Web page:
City Council Reverses Many Key Ford Cuts, Passes Budget the Mayor Never Wanted
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City Council Reverses Many Key Ford Cuts, Passes Budget the Mayor Never Wanted

After months of debate, Toronto city council has passed its 2012 budget.

Josh Colle introducing a motion to reverse budget cuts at City Hall this morning.

In a stunning loss for Mayor Rob Ford and his allies, in one day of debate councillors have reversed a significant raft of cuts he was pushing to include in the 2012 budget. Among them: closures of shelters, daycare spaces, and pools; cuts to community grants (to fund things like HIV-prevention services); a major cut to the library system; and a major cut to the TTC. Not all of those cuts were reversed: the library is still scaling back on staff and collections, and perhaps most prominently the TTC will still need to reduce service on three dozen bus routes, but the full force of the original draft budget has been substantially blunted.

A few key moments marked today’s debate, and will likely shape the dynamic at City Hall over the coming months:

  • Streetcars are the enemy. Ford and his allies are trying very hard to make streetcar funding the lynchpin of this debate. We can’t afford to reverse any of these other proposed cuts, they keep saying, because council (under Miller is implied though not always said aloud) pushed through a $700 million streetcar purchase that we don’t know how to pay for. By focusing on the streetcars—which Ford didn’t want to buy in the first place— throughout today’s debate they were trying to paint left-leaning councillors who supported the streetcar purchase into a corner. “You want those streetcars? This is how we have to pay for them.” This tactic, as it turns out, failed completely. (Possibly because many councillors maintain that most large infrastructure purchases are paid for through debt and that this is an appropriate financing tool—though nobody on council’s right is prepared to consider that among the menu of funding options.) Even so, expect this line of argument to be repeated often, both as a caution against anyone who suggests any more infrastructure spending and in framing future budget debates.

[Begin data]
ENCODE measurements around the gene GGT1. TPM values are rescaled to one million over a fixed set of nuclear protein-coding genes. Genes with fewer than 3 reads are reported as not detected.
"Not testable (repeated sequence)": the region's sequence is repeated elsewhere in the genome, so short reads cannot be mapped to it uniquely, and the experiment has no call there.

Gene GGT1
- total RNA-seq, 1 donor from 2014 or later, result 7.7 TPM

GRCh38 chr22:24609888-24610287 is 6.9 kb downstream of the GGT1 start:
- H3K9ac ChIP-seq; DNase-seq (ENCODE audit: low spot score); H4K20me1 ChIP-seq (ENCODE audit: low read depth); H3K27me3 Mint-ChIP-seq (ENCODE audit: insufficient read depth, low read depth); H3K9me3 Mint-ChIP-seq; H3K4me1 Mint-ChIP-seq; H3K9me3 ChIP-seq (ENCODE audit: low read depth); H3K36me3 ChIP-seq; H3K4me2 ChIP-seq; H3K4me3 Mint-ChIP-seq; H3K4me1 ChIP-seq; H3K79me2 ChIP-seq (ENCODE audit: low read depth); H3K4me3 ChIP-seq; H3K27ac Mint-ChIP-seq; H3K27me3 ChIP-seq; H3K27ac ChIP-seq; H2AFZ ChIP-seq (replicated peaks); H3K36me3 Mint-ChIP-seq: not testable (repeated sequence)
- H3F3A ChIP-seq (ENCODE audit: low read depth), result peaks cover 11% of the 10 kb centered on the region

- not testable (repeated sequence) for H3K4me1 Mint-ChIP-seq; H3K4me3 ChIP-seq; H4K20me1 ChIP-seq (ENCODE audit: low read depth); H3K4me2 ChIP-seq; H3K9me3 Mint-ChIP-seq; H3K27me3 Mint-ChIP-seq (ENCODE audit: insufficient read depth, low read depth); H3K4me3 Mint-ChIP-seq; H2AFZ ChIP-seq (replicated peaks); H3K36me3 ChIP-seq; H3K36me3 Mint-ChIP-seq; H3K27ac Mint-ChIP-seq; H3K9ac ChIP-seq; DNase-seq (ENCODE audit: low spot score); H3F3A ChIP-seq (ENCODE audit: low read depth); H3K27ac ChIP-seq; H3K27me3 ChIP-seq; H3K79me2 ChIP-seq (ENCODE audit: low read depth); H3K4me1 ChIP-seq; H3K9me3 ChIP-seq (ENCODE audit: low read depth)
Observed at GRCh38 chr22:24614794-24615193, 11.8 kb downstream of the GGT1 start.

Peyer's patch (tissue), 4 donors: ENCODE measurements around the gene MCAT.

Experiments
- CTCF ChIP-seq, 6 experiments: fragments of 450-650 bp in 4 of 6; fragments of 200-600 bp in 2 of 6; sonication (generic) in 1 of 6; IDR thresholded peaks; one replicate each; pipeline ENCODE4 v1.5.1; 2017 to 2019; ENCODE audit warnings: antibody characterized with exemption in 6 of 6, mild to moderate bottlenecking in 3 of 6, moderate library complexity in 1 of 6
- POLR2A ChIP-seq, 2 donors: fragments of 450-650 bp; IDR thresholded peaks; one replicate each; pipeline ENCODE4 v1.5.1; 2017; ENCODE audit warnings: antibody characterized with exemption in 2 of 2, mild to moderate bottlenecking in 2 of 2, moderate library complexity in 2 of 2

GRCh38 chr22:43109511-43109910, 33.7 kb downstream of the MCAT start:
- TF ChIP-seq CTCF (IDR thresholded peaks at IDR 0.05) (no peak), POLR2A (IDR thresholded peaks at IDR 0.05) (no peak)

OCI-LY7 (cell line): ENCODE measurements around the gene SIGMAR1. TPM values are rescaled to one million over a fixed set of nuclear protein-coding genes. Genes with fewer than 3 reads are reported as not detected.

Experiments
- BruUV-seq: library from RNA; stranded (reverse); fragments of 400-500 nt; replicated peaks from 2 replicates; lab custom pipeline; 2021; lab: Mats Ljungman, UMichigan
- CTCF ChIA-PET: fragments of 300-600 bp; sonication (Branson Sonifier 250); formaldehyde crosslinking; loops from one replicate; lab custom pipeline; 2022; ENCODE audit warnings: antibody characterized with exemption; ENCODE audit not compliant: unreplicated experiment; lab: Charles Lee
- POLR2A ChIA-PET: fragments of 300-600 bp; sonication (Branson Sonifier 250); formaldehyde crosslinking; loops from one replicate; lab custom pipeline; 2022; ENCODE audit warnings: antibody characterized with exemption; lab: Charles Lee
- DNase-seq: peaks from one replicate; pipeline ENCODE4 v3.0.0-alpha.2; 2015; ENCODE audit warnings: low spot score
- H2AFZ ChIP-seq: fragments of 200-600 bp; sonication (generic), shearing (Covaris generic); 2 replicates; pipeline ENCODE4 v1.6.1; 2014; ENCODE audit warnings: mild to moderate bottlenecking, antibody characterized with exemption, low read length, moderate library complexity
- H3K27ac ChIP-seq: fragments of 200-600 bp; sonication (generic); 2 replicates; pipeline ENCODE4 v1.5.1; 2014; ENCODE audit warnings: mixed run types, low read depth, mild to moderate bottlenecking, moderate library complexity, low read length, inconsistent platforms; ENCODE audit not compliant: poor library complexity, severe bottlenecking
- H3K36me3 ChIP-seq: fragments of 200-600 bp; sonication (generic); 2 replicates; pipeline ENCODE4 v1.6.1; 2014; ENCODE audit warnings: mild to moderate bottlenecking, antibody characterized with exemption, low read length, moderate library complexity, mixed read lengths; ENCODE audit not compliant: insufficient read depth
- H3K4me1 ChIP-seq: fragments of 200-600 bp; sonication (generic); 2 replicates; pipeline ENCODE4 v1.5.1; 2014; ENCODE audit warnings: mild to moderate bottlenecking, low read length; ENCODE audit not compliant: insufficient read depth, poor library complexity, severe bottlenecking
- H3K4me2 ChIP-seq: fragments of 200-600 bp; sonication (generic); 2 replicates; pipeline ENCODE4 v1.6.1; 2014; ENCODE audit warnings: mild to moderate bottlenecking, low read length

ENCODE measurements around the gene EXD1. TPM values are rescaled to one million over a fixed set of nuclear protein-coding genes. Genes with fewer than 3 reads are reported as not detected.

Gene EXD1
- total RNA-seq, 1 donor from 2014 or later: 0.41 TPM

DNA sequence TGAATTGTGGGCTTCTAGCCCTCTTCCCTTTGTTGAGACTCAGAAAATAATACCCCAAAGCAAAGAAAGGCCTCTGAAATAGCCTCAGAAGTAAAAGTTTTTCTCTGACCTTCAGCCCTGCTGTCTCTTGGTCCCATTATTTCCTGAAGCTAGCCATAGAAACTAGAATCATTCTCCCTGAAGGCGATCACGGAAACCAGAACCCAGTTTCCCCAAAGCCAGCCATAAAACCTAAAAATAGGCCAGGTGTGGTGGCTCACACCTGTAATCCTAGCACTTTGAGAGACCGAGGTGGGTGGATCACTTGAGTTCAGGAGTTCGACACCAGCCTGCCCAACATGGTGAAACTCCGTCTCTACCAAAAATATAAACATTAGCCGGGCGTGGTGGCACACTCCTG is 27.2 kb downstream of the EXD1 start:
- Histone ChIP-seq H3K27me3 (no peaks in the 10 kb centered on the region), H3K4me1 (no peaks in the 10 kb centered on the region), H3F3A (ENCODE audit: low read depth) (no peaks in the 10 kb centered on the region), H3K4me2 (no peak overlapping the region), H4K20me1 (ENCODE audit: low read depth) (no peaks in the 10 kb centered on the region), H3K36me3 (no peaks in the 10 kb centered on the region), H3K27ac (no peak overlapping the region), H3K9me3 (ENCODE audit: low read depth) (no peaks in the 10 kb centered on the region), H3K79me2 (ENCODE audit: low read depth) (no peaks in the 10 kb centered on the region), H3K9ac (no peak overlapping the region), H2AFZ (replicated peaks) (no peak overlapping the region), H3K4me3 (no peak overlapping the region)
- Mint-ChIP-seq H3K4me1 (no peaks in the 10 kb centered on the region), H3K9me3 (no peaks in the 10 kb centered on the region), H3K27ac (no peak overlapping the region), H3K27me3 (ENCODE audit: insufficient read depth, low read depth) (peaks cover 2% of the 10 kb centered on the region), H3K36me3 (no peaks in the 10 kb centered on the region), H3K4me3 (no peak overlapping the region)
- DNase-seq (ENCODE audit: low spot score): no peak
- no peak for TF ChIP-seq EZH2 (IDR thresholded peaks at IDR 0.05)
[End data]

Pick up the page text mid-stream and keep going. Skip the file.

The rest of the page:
• Josh Colle comes out from hiding, and stakes a position against Ford. As we wrote earlier today, in many ways this debate was Colle’s coming out party. The councillor has been flying under the radar since his election, voting as a centrist (with Ford a little over 40 per cent of the time) and keeping quiet when it came to most major debates. Having shepherded the Lawrence Heights revitalization project through a major council vote in November, he now seems more comfortable opposing the mayor. Today, in a move that was unprecedented for him, he moved a major raft of changes to the budget, the effect of which was to reverse many of Ford’s proposed cuts. He put himself directly in the firing line—his motion was the subject of much of the debate today—and he’ll be a new force on council in virtue of his willingness to do so.

The question now is what’s next for Ford? Ford staked his mayoralty—though not his campaign for election—on his bid to shrink the size of government, to reduce the scope of what we think City Hall ought to be doing. That bid has just suffered a major blow. Tomorrow’s story will be how he spins the vote—and, crucially, how this affects the momentum that’s been building towards a lockout of City workers.

See our liveblog of the full day’s debate.